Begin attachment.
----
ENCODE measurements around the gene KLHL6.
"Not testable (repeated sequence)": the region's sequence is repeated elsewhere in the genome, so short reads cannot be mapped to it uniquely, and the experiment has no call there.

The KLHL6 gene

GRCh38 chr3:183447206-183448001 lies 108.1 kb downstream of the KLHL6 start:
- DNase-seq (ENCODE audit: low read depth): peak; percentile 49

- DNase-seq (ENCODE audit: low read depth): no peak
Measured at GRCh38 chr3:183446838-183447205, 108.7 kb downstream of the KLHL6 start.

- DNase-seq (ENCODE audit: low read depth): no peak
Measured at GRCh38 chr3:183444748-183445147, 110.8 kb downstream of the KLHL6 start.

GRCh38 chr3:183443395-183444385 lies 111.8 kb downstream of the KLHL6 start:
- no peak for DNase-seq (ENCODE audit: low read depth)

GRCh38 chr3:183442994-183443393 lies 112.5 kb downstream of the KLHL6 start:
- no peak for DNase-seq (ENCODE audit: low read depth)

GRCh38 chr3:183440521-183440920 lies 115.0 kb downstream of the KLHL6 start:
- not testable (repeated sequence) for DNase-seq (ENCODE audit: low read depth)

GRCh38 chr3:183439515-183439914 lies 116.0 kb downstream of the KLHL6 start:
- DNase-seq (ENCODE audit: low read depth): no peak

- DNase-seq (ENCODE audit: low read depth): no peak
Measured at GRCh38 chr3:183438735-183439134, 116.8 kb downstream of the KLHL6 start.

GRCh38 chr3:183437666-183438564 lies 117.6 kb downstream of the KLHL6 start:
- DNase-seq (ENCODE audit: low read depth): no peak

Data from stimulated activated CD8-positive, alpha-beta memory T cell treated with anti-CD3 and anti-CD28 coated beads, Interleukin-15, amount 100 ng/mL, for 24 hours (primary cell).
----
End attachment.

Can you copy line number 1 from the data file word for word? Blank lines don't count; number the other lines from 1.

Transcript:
ENCODE measurements around the gene KLHL6.